Updated findings to 2015 study argues that cooling sector is way behind schedule on switch from R404A; considers market status of alternatives such as R32
With significant cost and supply pressures hitting the industry in 2017, the latest Putting into Use Replacement Refrigerants (PURR) report sets out key developments within the cooling sector since the first BRA’s first findings were released in 2015.
2018 is expected to see severe restrictions on the availability of R404A resulting in a dramatic rise in the price of the product. This will further highlight the increasing importance of recycling or reclaiming gas in existing systems.
The BRA’s report said that the F-Gas regulation, which has introduced a quota on the availability of gases such as HFCs and PFCs to curb reliance on their use, contains just one outright ban. This restriction comes in place in 2025 and will bring an end to R410A, the most common air conditioning refrigerant used at present, by outlawing single split AC systems that contain less than 3kg of F-Gases and have a GWP of 750 or more.
The report said, “Whilst this ban is quite a long way in the future, it is likely to be the F-Gas phase down which will have an effect before 2025.”
“As soon as 2021, the F-Gas cap will be down to 45 per cent of its 2015 baseline, and refrigerants such as R410A (GWP 2088) will be taking up more and more of the quota for any supplier. It is clear that the AC industry needs to move to lower GWP refrigerants well before the ban in 2025.”
BRA added that any new systems now being installed should make use of a refrigerant that has a “reasonably secure” supply over its lifecycle.
“Existing R404A systems are either going to have be retired or have a change of refrigerant,” said the report. “Nevertheless, there are so many R404A systems in use that many of them will remain in service beyond 2020. These will have to be serviced with reclaimed or recycled refrigerant.”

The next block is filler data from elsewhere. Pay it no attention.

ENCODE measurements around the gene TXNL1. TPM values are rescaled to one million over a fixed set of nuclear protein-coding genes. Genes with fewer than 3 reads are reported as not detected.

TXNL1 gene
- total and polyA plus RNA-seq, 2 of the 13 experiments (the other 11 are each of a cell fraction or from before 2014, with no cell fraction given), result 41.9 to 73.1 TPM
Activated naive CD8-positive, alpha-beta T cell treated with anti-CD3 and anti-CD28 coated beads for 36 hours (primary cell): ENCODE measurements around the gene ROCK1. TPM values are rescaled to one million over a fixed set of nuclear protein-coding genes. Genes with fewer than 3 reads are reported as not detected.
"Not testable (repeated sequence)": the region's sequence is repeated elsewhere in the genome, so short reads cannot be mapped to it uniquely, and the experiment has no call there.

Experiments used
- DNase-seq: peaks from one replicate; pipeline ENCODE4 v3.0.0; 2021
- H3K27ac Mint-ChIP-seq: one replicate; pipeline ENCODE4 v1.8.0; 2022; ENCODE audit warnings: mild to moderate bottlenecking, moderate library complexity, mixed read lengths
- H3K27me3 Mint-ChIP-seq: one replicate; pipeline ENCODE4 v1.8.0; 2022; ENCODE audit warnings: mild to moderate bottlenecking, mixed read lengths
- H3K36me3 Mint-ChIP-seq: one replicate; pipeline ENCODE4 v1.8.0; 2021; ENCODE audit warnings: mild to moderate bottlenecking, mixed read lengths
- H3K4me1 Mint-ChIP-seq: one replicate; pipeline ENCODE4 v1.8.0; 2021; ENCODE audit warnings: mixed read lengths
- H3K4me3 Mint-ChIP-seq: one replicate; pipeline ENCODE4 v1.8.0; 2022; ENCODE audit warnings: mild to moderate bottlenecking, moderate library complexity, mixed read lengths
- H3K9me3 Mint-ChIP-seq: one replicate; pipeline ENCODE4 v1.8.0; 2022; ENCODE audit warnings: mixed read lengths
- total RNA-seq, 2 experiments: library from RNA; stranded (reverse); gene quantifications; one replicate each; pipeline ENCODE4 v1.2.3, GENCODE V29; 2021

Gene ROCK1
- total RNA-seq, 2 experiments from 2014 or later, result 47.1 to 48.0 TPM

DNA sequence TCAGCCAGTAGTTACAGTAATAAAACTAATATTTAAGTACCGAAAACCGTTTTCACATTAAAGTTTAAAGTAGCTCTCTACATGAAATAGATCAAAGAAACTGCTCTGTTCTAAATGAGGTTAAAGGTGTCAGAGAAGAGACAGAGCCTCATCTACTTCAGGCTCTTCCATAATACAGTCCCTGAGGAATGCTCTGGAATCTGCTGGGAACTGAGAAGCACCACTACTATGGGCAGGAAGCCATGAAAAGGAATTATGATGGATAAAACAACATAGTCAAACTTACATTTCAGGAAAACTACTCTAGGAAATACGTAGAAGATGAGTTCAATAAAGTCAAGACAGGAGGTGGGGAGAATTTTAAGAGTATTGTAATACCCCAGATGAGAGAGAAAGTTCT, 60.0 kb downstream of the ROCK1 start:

Reclaimed R404A is not part of the phasedown and therefore seeing growing market interest, the report added. However, the BRA argued that cooling industry was well behind where it needed to be in terms of shifting towards alternatives for R404A.
With a relatively high number of systems in place, the report concluded that severe market stress was always anticipated to occur as a result of shortages of new supply of R404A. However, this market stress has arrived earlier than anticipated, according to the BRA.
The report said, “The period of maximum stress will be when new (virgin) R404A becomes short and there are still a large number of R404A systems in the population. In the first edition of this report it was felt that this was likely to occur around 2019 to 2021.”
“From the experiences of 2017, our views were clearly wrong! Product has been in short supply throughout 2017, and this is almost certain to continue into 2018 and beyond.”
The BRA said that flammable forms of gas would be vital to allow industry to curb the GWP of products used in future systems. These are anticipated to include lower flammability (A2L) gas such as R32 or HFO blends, as well as highly flammable A3 product that could include hydrocarbons.
The latest PURR report warned that A2L gas was not suitable for use in retrofitted systems and must only be considered in new technologies installed as a replacement for devices designed around R404A.
It added, “Regulation is in place already, specifying the charge size allowable for these refrigerants in certain room size, levels of occupancy and accessibility scenarios. This regulation is EN378, and it is important that end users, installers and designers are conversant with its contents.”
“Whilst EN378 recognises the A2L classification, in the wider world, products are classified as either non-flammable or flammable. This will mean there will be a requirement to undertake a risk assessment before installation of air conditioning equipment containing one of the new refrigerants.”
The BRA said that several manufacturers had begun to promote use of R32 in specially as a readily available replacement for R410A.
R32 is a widely available HFC with a GWP of 675 that the report said closely matched the properties of R410A. The report noted that R410A consists of 50 per cent R32
It said, “In the Far East, many millions of units containing R32 are already in operation, although it should be noted that flammable refrigerant regulations are very different from Europe.”
“Other HFC/HFO blends are being developed with lower GWP. Hydrocarbons can also be used in air conditioning units, but their much higher flammability means charge sizes are severely limited.”